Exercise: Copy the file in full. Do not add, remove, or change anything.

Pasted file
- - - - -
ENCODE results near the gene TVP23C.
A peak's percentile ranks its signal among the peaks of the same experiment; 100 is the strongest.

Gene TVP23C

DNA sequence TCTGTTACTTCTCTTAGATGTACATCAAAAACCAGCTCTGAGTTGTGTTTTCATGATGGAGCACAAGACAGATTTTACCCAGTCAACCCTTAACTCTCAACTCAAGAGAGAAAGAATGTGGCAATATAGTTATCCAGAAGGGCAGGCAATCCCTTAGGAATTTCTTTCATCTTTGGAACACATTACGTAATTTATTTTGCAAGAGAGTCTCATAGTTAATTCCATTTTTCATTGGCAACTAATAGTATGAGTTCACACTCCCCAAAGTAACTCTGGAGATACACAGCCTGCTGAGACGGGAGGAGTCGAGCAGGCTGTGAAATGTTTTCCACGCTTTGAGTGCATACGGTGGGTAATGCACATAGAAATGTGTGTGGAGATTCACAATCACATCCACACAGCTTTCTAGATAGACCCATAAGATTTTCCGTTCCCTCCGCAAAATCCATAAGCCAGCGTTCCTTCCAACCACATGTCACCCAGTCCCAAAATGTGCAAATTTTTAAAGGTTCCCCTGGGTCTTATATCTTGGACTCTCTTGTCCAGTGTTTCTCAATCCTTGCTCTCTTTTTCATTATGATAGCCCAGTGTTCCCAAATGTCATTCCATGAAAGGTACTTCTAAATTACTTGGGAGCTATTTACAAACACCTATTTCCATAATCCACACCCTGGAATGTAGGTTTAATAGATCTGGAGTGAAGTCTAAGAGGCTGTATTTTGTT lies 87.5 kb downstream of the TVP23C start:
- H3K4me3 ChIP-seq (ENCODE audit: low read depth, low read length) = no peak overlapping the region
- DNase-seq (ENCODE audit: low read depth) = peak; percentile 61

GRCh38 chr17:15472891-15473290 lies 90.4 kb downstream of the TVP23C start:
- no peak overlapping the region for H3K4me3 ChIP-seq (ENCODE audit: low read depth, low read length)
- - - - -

ENCODE results near the gene TVP23C.
A peak's percentile ranks its signal among the peaks of the same experiment; 100 is the strongest.

Gene TVP23C

DNA sequence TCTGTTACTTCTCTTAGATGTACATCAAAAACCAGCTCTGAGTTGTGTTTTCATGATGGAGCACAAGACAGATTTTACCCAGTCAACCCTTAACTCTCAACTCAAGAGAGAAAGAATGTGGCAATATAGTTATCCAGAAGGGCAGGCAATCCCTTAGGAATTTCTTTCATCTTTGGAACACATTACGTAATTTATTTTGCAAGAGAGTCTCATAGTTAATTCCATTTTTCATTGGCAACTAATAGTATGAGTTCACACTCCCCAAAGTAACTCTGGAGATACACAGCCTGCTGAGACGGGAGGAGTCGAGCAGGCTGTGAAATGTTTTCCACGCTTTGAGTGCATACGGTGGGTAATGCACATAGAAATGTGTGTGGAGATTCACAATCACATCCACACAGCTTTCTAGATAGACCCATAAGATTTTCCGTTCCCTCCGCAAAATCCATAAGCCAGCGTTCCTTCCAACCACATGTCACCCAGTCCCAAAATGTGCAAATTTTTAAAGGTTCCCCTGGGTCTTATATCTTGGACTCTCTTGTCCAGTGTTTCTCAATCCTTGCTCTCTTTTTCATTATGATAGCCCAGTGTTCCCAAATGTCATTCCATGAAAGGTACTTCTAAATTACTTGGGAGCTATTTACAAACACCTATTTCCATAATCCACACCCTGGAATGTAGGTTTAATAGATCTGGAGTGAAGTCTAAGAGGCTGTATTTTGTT lies 87.5 kb downstream of the TVP23C start:
- H3K4me3 ChIP-seq (ENCODE audit: low read depth, low read length) = no peak overlapping the region
- DNase-seq (ENCODE audit: low read depth) = peak; percentile 61

GRCh38 chr17:15472891-15473290 lies 90.4 kb downstream of the TVP23C start:
- no peak overlapping the region for H3K4me3 ChIP-seq (ENCODE audit: low read depth, low read length)